The UHF of the film world.
Latest news

rochefort [Celluloid 10.03.12] documentary



There were many great documentaries throughout Fantastic Fest 2012. Here, Rochefort discusses his festival favorites.

The American Scream
Directed by: Michael Paul Stephenson

For his latest, the director of "Best Worst Movie" takes his camera to a neighborhood in Fairhaven, MA, home to a small number of "home haunters", resourceful and diligent amateur craftsmen who every Halloween transform their homes and yards into intricate spooky theme parks.

Stephenson follows three haunters, one of them casual, one kooky, and one, Victor Bariteau, who every year throws himself into his haunted house with legitimate and palpable artists' fervor, creating frequently breathtaking facades, scenes and sculptures. We're witness to the planning, building and setbacks that are a part of each of their respective projects, and as Halloween gets closer and closer watch as the pressure starts to show on their faces.

This is probably the sweetest movie I've ever seen about people who set out to scare other people, and it's hard not to grow to like these guys who simply want a few hundred kids to have a fun time one night out of the year.


The Exorcist in the 21st Century
Directed by: Fredrik Horn Akselsen

There's nothing sensationalist or bombastic in this mature but rather disappointing doc about a handful of modern Catholic priests and the church's current stance on exorcism. Much of the runtime consists of interview footage with church leaders and a couple of actual exorcists, most of whom reiterate the strict series of steps that must be followed before an actual exorcism can be approved. Not surprisingly, very few are, especially when politics and geography sometimes play a part in who can even be considered for review. Interspersed throughout is the story of Constanza, a young woman who has suffered for years from sporadic mania and seizures that she believes are signs of a legitimate demonic possession, who seeks the aid of Father Fortea, an expert in the field of demonology and exorcism she hopes can rid her of her affliction. Despite all the potentially compelling food for thought, very little of the burning questions are ever asked or answered.

I kept hoping for a richer exploration of the history of recorded demonic experiences, the church's relation and reaction to them, and a more in-depth look at the training of an exorcist, just to name a few. What we get instead, probably due to the Vatican's caginess as well as the generally delicate subject of just how much a possessed person would want to have on camera, is an overly-mannered doc that plods and meanders way too much for such a fascinating subject.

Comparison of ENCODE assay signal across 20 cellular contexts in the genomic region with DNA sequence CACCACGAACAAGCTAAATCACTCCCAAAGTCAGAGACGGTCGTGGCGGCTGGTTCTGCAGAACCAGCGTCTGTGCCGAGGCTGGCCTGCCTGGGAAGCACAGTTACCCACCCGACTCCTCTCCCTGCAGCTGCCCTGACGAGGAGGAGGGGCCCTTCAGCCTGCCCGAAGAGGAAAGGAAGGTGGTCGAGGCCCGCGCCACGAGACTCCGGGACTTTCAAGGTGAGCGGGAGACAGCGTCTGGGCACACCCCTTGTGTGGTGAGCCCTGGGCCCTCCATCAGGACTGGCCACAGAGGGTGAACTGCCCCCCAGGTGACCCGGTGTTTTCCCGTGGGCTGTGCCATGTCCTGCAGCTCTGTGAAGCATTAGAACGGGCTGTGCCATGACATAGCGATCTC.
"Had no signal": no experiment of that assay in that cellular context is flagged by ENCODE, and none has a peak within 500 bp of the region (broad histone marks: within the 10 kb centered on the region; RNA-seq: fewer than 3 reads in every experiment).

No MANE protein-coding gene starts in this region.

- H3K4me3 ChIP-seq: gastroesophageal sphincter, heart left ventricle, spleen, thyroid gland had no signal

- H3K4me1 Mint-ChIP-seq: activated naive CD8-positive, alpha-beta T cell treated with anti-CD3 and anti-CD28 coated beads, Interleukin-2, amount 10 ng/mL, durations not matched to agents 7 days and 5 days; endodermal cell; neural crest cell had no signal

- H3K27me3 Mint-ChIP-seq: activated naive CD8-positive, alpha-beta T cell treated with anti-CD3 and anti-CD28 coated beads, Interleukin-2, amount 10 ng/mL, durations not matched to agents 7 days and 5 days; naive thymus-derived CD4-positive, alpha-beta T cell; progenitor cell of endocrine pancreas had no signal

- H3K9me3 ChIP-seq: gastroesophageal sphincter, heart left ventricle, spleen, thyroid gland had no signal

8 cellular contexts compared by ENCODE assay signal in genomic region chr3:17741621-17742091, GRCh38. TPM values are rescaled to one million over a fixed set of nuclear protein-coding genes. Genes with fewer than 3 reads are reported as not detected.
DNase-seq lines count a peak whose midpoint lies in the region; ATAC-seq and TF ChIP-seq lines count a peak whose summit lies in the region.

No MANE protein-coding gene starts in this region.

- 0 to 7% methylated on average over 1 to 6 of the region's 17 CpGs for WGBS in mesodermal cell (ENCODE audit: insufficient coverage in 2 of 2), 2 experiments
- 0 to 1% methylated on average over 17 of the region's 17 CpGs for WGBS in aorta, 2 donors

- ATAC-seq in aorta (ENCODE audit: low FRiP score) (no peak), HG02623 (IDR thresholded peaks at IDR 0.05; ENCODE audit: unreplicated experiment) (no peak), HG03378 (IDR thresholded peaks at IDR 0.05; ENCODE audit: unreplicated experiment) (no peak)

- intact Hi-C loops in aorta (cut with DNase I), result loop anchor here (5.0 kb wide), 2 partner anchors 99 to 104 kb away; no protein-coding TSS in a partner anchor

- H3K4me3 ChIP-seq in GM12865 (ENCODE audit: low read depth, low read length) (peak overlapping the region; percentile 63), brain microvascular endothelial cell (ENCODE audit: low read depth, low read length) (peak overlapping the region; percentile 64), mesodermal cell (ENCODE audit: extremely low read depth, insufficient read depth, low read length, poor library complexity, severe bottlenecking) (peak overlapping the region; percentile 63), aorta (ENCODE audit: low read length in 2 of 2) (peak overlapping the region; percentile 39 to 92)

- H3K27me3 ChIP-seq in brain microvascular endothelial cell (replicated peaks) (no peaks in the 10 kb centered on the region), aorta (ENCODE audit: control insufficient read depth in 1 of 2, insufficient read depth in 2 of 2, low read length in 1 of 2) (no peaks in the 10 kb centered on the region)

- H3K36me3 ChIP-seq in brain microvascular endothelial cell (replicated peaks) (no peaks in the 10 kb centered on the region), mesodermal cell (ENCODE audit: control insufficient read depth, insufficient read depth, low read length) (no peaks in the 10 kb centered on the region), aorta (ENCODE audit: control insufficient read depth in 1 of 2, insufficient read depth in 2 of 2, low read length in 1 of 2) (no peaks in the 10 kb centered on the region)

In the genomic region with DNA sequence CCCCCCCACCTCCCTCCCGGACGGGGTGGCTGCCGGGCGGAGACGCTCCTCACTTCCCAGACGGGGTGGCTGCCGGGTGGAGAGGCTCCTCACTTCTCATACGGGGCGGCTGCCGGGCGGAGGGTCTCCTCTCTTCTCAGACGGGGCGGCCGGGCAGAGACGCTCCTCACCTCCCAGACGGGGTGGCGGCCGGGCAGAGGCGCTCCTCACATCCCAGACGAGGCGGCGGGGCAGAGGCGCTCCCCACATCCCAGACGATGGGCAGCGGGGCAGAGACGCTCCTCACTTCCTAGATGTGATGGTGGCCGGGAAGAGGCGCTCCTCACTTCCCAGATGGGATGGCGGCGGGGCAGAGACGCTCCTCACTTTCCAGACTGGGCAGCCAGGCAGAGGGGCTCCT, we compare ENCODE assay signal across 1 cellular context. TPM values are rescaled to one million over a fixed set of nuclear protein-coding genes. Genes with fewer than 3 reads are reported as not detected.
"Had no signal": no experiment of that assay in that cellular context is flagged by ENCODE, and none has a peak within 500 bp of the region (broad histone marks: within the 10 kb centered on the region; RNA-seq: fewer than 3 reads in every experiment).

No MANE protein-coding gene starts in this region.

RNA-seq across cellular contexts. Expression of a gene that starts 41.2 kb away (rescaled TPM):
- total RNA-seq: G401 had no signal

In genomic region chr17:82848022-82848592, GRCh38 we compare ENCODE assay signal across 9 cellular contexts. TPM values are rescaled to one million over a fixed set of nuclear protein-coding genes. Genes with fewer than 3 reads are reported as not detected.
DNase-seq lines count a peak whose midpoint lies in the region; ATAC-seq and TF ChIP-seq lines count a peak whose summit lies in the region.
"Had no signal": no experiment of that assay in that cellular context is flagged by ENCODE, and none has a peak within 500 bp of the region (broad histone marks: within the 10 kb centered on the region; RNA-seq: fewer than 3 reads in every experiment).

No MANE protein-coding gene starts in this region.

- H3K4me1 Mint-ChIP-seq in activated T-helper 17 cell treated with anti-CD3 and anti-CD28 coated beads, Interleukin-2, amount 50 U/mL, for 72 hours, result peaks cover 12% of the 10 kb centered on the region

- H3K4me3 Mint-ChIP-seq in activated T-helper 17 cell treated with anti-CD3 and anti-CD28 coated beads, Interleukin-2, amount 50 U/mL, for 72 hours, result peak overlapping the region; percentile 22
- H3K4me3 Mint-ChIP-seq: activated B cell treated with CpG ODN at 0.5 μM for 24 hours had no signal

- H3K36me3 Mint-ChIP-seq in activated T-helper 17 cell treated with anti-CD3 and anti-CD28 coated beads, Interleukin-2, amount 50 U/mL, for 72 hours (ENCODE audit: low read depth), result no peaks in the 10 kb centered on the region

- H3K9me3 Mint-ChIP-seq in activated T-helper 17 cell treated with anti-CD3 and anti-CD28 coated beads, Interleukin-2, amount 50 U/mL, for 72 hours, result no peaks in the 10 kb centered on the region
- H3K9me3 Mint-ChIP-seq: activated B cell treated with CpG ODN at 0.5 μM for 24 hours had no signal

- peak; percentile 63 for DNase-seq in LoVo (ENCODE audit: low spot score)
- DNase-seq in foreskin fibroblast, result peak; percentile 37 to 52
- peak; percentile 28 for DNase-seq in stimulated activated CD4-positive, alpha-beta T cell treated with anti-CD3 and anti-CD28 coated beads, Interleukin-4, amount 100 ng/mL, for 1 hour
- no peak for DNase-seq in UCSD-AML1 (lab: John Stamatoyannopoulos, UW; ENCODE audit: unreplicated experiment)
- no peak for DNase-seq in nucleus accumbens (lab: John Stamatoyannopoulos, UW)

The Final Member
Dir. Jonah Bekhor and Zach Math

Icelander Sigurdur "Siggi" Hjartarson runs the world's first and only Phallological Museum, a collection of mammalian penises from throughout the fossil record. Hjartarson's collection only lacks one specimen to be complete: a human member. This doc chronicles his quest to obtain the final and most prestigious piece, and is also the story of the two men in a long-distance competition to be the first human to donate his schlong for posterity. One is an elderly adventurer playboy who hopes to grace the museum after his death, the other a fairly strange Californian who is seriously considering having his own healthy penis amputated in an effort to get it into the jar first.

There are some undoubtedly wackadoo moments in "The Final Member", but also some surprisingly insightful and even moving ones, and Hjartarson turns out to be a rather interesting and intelligent fellow. In the midst of this battle to donate the first johnson, provocative questions are raised about the paradoxical modern compulsion to simultaneously flaunt and demonize the male organ, and how inhibitions can hold society back.

If you can get past the fact that Hjartarson's walking stick is a large penis bone, you might find this one rather stimulating. Heh.


Room 237
Directed by: Rodney Ascher

More of a video essay than what one might traditionally expect of a documentary, "Room 237" is a collection of critical analyses of Stanley Kubrick's "The Shining" and what some believe are its hidden symbols and clues. A very scattershot talking heads doc where we never even see the heads, the commentators are all clearly in awe of Kubrick's accomplishment, and divulge their theories on how the film is a metaphor for the Native American conquest, how Kubrick used numbers, props, floor patterns and continuity errors to enhance and surpass the eeriness of Stephen King's novel, and why the film is a coded apology for Kubrick's own rumored side-job as the man who directed the fake Apollo 11 moon walk.

Bearing a great deal of similarity to a conspiracy doc, "Room 237" does definitely draw attention to some fascinating parallels and puzzles, but just as often plays like an articulate but nonetheless pot-fueled blog rant. But please don't let this deter you; as a reminder of Kubrick's mind-boggling and exhaustive work ethic, "Room 237" is a fairly wonderful appreciation of just how much information the man packed into every frame, as well as a fantastic argument for why the best filmmakers deserve the freedom to take extensive artistic license with certain source material.

You might also like


Leave a comment